Then, when Hal and Barry go back to recharge Hal's ring, Barry begins to glow, while Hal manifests super speed.  After getting use to their new abilities, the two go to confront Booker (the alter ego of Major Disaster, who found Tom's book by accident while fleeing police; then, he convinced some scientists to build machines for him to threaten Coast City and Central City).  Barry saves Coast City from more disasters with green energy, while Hal beats Major Disaster and his scientists, which switches their powers back. 

Trying to use his machine again, Major Disaster forgets his protect from the disastrous effects....and it appears to be disaster for him (as well as causing amnesia for the residents of Coast City, including Carol and Iris).  Major Disaster didn't finish himself off, and came back to menace Green Lantern and other heroes in the future!

Thursday, December 6, 2018

Arrow Shots: The Early Days of Dr. Destiny

If you follow your dreams, you can find your destiny.   That's what the scientist called Dr. Destiny tried to do.....except his dreams were to eliminate the Justice League of America and to take over the world.

Not exactly dreams friendly toward the rest of the world, but such is where stories start.

Here's where the story of Doctor Destiny begins.....

When Gravity Went Wild

As JLA members were dealing with a prison break featuring some of their fiercest foes (like Flash's Captain Cold, Green Lantern's Puppet-Master, Martian Manhunter's Getaway Mastermind, Aquaman's Electric Man, Wonder Woman's Professor Menace and Green Arrow's Clock King, the heroes found themselves hampered in trying to stop their foes...all by one of their own,  the JLA's newest member, Green Arrow!  This is the story of Justice League of America #5 (June-July, 1961) by Gardner Fox, Mike Sekowsky and Bernard Sachs.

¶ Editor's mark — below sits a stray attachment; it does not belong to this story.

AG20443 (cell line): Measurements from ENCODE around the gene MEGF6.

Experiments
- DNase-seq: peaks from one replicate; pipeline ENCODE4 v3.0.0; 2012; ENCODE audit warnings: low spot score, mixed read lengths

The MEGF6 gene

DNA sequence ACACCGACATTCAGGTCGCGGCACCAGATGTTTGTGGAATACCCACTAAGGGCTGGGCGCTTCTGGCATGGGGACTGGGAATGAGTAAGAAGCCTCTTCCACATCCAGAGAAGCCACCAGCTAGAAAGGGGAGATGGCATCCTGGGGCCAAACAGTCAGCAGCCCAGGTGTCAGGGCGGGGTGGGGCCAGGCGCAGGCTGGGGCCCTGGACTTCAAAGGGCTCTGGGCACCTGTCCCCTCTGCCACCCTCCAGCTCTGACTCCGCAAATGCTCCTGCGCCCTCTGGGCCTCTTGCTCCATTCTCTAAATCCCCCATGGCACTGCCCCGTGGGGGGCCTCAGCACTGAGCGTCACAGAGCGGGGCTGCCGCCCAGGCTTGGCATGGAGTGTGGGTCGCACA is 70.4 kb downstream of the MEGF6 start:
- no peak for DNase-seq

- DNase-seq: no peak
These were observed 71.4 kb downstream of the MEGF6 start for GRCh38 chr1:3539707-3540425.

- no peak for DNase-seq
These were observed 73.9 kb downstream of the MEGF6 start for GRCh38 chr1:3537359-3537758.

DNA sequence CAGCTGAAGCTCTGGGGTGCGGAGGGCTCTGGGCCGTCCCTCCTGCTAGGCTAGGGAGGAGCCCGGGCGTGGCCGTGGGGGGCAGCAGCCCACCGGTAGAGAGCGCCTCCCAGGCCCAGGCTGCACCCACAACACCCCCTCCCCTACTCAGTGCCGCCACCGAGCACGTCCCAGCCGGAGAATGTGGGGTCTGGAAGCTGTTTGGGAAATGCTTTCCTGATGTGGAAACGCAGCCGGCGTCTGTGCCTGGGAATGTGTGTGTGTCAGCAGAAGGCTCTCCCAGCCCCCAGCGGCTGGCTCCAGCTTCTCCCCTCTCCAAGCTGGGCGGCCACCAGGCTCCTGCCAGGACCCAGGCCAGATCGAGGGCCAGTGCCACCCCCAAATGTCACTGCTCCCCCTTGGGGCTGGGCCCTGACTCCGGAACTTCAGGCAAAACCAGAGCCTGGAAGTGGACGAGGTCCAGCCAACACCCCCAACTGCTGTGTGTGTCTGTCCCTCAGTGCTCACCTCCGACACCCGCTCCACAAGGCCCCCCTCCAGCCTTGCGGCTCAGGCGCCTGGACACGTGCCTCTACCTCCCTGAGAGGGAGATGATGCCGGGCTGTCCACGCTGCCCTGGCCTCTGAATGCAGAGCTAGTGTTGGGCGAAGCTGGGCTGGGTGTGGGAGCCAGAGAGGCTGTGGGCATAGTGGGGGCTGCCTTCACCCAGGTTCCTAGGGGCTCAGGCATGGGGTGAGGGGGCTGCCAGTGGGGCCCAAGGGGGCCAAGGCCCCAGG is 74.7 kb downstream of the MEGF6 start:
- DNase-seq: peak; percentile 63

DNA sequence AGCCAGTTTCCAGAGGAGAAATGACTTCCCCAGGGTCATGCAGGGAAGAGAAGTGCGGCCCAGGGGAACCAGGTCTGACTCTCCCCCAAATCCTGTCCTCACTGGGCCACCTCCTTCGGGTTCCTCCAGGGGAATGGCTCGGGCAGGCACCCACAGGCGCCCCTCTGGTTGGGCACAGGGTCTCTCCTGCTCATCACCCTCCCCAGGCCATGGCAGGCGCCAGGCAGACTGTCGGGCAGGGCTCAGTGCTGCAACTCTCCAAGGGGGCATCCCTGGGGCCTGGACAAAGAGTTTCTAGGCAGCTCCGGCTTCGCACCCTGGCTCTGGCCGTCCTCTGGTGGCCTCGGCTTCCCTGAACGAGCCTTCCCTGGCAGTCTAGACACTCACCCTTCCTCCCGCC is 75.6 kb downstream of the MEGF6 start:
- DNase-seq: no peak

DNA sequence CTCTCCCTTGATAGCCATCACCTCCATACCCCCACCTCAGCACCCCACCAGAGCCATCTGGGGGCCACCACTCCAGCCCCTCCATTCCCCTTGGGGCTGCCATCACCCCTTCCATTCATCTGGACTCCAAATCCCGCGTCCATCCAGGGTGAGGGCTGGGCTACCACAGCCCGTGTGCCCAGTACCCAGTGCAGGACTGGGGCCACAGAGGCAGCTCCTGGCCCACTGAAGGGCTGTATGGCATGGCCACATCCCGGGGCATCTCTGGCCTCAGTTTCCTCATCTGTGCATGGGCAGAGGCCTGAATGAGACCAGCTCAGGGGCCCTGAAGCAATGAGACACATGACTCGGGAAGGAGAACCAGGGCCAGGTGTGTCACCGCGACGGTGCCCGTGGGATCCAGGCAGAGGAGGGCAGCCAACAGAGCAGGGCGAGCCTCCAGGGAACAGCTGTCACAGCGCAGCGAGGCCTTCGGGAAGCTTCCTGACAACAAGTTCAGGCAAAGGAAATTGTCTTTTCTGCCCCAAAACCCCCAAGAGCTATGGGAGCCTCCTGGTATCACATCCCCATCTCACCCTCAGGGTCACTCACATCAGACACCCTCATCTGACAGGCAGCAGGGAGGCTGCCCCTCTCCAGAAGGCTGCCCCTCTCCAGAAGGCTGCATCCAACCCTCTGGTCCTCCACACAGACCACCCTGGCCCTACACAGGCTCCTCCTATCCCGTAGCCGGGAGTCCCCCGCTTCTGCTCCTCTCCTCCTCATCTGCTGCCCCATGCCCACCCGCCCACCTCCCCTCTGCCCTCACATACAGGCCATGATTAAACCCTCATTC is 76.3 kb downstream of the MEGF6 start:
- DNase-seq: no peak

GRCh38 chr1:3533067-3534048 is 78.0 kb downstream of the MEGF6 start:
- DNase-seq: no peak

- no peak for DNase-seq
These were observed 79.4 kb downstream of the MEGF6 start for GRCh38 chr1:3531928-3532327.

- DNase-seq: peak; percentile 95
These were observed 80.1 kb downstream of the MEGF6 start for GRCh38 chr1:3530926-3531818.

But, Green Arrow had a reason for his madness, and seeing his teammates in action helped prove it....the team had been infiltrated by a villain (disguised as Green Lantern), but a new one, Dr. Destiny.

Dr. Destiny then used the machines he had used to manipulate gravity to send the JLA members floating away, but, all this time gave the captive Green Lantern time to get free, save the day and stop Dr. Destiny and save his friends, which also showed the team that Green Arrow, the JLA's newest member on his first case after joining the team, was a good choice.

This story has been reprinted many times, including in the first Justice League of America Giant issue, Justice League of America #39 (November, 1965), as well as in the first volume of every JLA reprint Archive, Omnibus, Showcase Presents or Tradepaperback.

The Super-Exiles Of Earth

Next up, the members of the JLA find themselves confronted by more powerful, yet villainous, versions of themselves in Justice League of America #19 (May, 1963) by Gardner Fox, Mike Sekowsky and Bernard Sachs, under a shocking cover by Murphy Anderson.

The real JLA members are blamed for the crimes of their counterparts, sentenced to be exiled despite the efforts of Atom's lawyer (and fiance) Jean Loring and exiled into space.  That's when the team members realize that these super-version of themselves were created by Dr. Destiny using a newly invented weapon of his (the Materioptikon, which allows the doctor to manifest dreams) and that the team has to return to Earth.